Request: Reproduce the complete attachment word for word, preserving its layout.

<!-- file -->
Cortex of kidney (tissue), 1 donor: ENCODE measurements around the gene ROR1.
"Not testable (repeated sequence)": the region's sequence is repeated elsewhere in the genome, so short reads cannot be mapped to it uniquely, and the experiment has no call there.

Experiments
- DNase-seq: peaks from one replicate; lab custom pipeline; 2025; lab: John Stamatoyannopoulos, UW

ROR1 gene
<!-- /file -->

Cortex of kidney (tissue), 1 donor: ENCODE measurements around the gene ROR1.
"Not testable (repeated sequence)": the region's sequence is repeated elsewhere in the genome, so short reads cannot be mapped to it uniquely, and the experiment has no call there.

Experiments
- DNase-seq: peaks from one replicate; lab custom pipeline; 2025; lab: John Stamatoyannopoulos, UW

ROR1 gene